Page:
The Ultimate Flowchart for Finding Your Next Book
Ah, summertime (in the northern hemisphere at least!). That blissfully balmy time of year where school’s out, vacations are scheduled, and the beach beckons.
Sunshine and family make great company, but something there’s nothing better than diving into a rich, immersive story. The only thing between you and enjoying a great read is the leap of faith it takes to open the cover! Now, we’ve done all the heavy lifting for you.
This infographic is loaded to the brim with authors and books that call to all types of readers. The best part about it? Most of these paths lead to multiple books for you to choose from – each with a quick word to describe the story that lies between its covers.
Easy on the eyes, user-friendly, and guaranteed to leave you satisfied; give this infographic a go, and let’s find you a book to sink your teeth into this summer.
Summertime! It is the season when most of us can devote more time for fun. And more time for books.
Books make satisfying companions when you bring them along on your summer excursions. Bill Gates, for instance, likes to bring a duffel bag stuffed with books with him when he goes off for vacation. Barack Obama loves to read his books in the sun by the beach.
This ultimate summer reading flowchart from The Expert Editor will have you well prepared for selecting your next book, wherever you may go. Whether you prefer thrillers, biographies, or poetry, we’ve got you covered!
On the list of classic fiction, we have Pride and Prejudice, by Jane Austen, and Wuthering Heights, by Emily Bronte, both of which feature strong female lead characters. While both have been made into movies, these classic books will never be replaced by movies because the details and nuances inherent in the books often are missed in the movie versions. Because not all the scenes and fine points from the books can be included in the movie for practical reasons such as time (a movie that goes on for more than 2 hours at a time will often become tedious), subtleties and aspects of the plot can be sacrificed.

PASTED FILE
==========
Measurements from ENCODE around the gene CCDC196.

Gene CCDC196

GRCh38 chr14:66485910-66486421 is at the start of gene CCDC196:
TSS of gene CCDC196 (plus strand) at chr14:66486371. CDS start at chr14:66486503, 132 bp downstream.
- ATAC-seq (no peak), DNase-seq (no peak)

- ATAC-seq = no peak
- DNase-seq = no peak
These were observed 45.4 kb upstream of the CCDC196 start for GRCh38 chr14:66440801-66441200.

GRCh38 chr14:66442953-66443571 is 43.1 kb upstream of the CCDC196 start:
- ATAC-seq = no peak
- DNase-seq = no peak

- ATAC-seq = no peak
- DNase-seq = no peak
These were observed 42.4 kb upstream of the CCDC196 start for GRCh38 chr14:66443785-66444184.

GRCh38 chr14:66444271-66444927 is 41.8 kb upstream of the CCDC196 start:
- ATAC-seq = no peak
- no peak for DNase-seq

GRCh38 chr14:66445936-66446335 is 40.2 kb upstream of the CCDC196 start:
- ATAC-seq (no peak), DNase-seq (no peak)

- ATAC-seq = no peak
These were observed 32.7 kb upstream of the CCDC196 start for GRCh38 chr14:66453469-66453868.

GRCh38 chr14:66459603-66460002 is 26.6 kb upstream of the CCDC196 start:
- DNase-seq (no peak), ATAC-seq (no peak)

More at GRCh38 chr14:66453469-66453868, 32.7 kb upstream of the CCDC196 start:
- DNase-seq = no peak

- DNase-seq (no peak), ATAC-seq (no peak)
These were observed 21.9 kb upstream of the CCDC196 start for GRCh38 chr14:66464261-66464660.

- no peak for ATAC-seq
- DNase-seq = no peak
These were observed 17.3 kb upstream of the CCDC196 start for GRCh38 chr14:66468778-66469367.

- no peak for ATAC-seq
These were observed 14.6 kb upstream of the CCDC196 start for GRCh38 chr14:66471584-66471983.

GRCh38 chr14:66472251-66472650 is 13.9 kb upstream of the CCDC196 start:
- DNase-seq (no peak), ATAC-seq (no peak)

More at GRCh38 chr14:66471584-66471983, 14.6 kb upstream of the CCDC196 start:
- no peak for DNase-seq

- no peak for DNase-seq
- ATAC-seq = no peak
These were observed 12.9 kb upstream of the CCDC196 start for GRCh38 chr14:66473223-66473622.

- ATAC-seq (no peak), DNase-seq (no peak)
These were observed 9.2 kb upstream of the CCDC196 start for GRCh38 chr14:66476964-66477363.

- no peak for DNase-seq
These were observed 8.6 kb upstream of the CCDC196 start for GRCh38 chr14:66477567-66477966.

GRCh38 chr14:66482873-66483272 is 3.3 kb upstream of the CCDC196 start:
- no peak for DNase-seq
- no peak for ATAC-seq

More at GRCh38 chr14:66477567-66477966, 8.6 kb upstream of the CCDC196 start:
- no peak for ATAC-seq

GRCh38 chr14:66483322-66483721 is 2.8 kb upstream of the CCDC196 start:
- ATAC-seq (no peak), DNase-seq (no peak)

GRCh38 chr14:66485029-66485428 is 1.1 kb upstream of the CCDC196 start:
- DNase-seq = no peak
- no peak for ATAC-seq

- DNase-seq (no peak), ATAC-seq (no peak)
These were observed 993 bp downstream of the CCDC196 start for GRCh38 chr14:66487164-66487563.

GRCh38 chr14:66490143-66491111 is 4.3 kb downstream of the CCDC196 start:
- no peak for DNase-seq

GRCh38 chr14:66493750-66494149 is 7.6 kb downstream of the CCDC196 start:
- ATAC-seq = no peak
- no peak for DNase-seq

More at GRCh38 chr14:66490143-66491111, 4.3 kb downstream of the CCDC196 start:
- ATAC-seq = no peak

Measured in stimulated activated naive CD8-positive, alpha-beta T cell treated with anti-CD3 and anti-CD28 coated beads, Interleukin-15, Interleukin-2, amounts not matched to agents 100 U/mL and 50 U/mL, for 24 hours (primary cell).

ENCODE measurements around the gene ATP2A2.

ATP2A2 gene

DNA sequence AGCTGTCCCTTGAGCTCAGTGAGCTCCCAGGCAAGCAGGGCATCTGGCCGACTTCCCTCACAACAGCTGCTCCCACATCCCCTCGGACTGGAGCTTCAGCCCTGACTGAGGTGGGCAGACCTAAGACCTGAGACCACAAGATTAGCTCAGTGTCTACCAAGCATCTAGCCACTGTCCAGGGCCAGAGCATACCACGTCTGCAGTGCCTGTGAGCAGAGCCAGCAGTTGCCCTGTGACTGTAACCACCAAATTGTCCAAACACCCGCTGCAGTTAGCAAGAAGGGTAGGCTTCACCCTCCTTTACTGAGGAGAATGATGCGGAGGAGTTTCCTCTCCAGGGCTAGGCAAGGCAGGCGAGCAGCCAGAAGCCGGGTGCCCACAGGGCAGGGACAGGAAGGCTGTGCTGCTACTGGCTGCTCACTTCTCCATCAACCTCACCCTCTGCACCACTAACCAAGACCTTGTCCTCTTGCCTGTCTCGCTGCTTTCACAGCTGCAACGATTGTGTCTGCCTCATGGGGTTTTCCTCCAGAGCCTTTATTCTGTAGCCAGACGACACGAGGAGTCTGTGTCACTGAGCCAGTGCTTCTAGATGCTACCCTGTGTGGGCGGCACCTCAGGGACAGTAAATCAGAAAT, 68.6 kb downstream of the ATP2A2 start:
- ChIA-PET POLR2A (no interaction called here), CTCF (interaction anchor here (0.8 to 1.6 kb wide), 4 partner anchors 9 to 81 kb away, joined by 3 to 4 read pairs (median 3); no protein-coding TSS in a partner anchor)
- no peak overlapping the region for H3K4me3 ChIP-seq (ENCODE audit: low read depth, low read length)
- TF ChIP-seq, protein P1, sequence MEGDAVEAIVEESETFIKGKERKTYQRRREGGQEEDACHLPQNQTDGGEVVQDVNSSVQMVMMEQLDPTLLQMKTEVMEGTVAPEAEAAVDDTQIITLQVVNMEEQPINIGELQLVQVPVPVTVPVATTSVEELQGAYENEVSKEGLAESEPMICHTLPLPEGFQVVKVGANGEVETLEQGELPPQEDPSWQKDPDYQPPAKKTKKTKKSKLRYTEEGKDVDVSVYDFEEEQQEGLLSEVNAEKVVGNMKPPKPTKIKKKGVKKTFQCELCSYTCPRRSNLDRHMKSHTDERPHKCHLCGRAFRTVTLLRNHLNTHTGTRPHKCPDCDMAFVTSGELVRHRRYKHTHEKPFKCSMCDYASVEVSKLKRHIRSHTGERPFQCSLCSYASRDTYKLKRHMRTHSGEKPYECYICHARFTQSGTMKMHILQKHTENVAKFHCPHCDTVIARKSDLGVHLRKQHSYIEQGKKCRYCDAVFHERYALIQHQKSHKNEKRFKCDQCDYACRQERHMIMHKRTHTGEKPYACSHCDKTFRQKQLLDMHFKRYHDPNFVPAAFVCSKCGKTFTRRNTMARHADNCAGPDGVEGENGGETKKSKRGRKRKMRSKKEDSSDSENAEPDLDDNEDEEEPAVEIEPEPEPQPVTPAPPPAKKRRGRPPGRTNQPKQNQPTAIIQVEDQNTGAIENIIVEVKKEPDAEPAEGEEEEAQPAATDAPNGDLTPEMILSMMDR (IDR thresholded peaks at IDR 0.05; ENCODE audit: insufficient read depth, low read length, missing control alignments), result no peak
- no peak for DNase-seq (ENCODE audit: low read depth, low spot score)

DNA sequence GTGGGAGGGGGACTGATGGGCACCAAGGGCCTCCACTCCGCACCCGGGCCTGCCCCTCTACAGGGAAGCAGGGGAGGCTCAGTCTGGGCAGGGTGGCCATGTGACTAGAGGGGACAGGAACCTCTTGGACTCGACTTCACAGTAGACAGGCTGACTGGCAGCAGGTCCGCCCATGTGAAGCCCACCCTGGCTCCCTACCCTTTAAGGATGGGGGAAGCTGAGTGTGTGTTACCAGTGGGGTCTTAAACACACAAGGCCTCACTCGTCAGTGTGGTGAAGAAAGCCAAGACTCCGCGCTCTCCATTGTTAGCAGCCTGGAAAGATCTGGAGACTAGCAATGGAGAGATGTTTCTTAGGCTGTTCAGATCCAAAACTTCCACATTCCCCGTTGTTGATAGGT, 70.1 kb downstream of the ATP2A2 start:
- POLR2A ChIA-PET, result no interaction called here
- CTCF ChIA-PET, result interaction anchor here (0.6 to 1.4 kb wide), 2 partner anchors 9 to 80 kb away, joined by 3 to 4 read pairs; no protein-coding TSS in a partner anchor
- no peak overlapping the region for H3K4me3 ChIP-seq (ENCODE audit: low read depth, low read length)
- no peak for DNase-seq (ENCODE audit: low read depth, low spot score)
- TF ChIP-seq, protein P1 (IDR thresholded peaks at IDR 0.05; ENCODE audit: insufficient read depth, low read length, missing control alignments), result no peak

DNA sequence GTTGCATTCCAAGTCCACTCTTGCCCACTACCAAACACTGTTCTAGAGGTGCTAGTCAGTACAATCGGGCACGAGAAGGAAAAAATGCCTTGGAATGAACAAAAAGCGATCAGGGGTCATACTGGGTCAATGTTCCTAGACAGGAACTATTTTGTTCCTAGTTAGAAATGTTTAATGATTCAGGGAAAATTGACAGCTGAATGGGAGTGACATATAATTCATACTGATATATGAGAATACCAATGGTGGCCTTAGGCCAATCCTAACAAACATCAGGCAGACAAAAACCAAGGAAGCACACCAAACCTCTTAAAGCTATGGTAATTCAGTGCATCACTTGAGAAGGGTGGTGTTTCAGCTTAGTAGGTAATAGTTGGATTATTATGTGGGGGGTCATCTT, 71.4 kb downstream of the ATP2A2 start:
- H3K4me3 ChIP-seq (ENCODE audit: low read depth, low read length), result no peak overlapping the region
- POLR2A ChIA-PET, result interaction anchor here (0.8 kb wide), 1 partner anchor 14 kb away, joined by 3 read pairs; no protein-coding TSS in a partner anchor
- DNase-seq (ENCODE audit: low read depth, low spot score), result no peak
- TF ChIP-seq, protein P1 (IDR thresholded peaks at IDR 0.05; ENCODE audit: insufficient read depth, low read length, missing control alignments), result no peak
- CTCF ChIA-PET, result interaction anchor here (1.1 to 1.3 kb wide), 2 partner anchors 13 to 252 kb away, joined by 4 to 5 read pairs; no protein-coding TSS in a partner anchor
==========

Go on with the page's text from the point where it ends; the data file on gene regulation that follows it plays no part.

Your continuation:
In Pride and Prejudice, Elizabeth’s love story with Mr. Darcy plays a central role, but the stories of Elizabeth’s four sisters are also told. The troubling way that women are made inherently subordinate in society at the time underlies the entire story. Wuthering Heights was not popular nor did it receive any praise when it was initially published, but after its initial publication, the public has since embraced the dark themes of revenge and violence make up this story. The most controversial character for the Victorian audience was Heathcliff. Bronte first published Wuthering Heights under a male pen name because during that time, no one would believe that a woman had written a novel with such dark, raw themes.
Unlike Wuthering Heights, Great Expectations by Charles Dickens is a classic novel that received almost universal acclaim after it was first published. This story is set in the early to mid 19th century, and is about an orphan named Pip who grows up to become a gentleman. The story involves crime, guilt, revenge, and reward. Its colorful, enthralling characters will keep you entertained for a long time.